15 The New China  Communist Government – 1949 with capital in Beijing  Goals:  Erase a century of humiliation at hands of imperialist powers  Restore traditional outer frontiers: territories of Manchu Empire (Manchuria, Taiwan, and Tibet) and Chinese influence in Korea and Vietnam  Soviet recognized Chinese sovereignty over Manchuria and Xinjiang  Chinese occupied Tibet in 1950  China provoked conflict with foreign powers over Korea and Taiwan  Taiwan was occupied by Chiang Kai-skek, which the U.S. supported

16 Korean War  China wanted to recover what had been part of Manchu Empire  China want to restore influence over Korea and Vietnam  After the defeat of Chiang Kai-shek’s Republic of China and flight to Taiwan, the island became part of U.S. defense strategy in the Pacific  U.S. and Soviet Union divide Korea at the 38th parallel, August 1945  North Koreans invaded the south, June 25, 1950  Chinese “volunteers” intervene when UN troops approach the Yalu River  Cease-fire, July, 1953

17 The Korean Peninsula

18 Conflict in Indochina  Vietminh Front led by Ho Chi Minh seize northern and central Vietnam  War breaks out in December, 1946  Geneva Conference temporarily divided Vietnam, 1954  Elections to be held in two years  Laos and Cambodia declared independent

19 From Confrontation to Coexistence  Soviet Union detonated first nuclear device in 1949  Nuclear holocaust averted with Stalin’s death in 1953 and successors Malenkov and Khrushchev desire to reduce tensions with West and improve living standards of Soviet people  Policy of peaceful coexistence with West  Ended postwar occupation of Austria  Reduced defense expenditures and size of army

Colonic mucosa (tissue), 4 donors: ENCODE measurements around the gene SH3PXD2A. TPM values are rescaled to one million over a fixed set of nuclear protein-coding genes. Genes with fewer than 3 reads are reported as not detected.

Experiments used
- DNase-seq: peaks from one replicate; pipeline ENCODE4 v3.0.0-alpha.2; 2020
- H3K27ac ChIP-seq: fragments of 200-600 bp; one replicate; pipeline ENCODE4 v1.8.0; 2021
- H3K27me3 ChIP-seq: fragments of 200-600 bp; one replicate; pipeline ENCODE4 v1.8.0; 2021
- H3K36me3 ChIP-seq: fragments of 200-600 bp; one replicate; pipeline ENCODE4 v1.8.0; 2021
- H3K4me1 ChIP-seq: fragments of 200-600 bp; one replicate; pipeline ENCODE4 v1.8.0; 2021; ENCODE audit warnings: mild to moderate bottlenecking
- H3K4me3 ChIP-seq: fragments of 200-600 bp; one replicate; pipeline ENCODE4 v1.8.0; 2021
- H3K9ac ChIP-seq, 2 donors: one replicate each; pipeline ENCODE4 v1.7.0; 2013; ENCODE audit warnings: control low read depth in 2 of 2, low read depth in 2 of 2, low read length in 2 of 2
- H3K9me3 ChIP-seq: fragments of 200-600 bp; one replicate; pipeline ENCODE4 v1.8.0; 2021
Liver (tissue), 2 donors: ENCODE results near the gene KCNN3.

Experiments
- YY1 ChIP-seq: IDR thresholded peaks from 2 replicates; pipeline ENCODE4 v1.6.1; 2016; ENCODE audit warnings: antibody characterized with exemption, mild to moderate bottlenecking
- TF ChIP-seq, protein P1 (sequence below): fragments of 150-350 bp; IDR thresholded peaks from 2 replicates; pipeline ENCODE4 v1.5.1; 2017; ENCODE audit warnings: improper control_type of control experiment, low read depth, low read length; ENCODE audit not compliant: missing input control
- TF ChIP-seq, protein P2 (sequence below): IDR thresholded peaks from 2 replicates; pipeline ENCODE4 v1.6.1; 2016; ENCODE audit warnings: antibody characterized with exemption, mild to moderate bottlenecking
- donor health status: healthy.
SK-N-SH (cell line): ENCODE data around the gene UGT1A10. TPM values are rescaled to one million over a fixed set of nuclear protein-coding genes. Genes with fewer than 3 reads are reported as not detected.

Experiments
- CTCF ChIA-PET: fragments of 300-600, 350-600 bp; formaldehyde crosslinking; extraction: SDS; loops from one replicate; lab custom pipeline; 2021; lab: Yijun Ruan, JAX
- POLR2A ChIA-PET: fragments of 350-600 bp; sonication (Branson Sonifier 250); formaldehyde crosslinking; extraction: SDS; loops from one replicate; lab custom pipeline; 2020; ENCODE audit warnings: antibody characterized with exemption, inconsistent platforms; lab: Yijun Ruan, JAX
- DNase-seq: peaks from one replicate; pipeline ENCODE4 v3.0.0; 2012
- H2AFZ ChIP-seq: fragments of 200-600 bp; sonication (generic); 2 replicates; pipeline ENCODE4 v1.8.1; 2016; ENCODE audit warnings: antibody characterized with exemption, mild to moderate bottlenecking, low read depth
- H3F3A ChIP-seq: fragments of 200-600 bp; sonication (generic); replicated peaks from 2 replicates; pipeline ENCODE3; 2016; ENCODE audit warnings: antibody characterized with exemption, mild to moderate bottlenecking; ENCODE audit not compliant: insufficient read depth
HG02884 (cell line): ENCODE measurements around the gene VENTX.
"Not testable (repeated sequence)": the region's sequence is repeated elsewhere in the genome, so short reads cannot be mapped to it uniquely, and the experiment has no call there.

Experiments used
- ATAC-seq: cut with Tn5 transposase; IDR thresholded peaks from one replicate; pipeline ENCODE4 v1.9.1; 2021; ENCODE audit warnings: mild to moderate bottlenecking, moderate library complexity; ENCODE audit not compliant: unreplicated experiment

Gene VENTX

20 Ferment in Eastern Europe  Warsaw Pact - “little Stalins” ruled Eastern European  Soviet-type 5-year plans  heavy industry rather than consumer goods  Collectivization of agriculture,  Nationalization of industry  Elimination of all non-Communist parties  Institutions of repression: secret police and military forces  Discontent in Hungary, Poland, and Romania  Major protests in Poland in 1956

21 The Hungarian Revolution  Brutal “little Stalin” Matyas Rakosi  student-led riots spread from capital (Budapest) to towns and villages  Rakosi replaced by Nagy who tried to satisfy popular demands without angering soviets  Protest movement wanted political reforms and withdrawal of Hungary from Warsaw Pact  Soviets sent in troops and replace Nagy with a pliant party leader  Nagy arrested, convicted of treason, and executed

22 How the Mighty Have Fallen

23 Different Roads to Socialism  To quell discontent, Soviet leaders allowed satellites to adopt domestic policies appropriate to local conditions “different roads to socialism”  Hungary – allowed a measure of capitalist incentive and freedom of expression  Crisis over Berlin  East-West cultural exchange  Khruschev’s visit to US in 1958

24 Rivalry in the Third World  Competition between superpowers (Soviets and U.S.) for influence throughout the world  Khrushchev established alliances with Indonesia, Egypt, India, Cuba  Unnerved the U.S. by declaring Soviet support to national liberation movements around the world  Rising fears in Washington

25 Cuban Missile Crisis  Fidel Castro takes control of Cuba, 1959  Failed Bay of Pigs invasion, 1961  Discovery by U.S. of missile bases being built, 1962  President John F. Kennedy orders a blockade of Cuba  Khrushchev agrees to turn back ships carrying missiles in return for Kennedy’s promise not to invade Cuba

26 The Sino-Soviet Dispute  Mao asserts with the death of Stalin, he should be the most authoritative voice in the socialist community  Limited Soviet economic assistance  Khrushchev rejected Chinese demands to help regain Taiwan  China portrays itself as the leader of the “rural underdeveloped countries”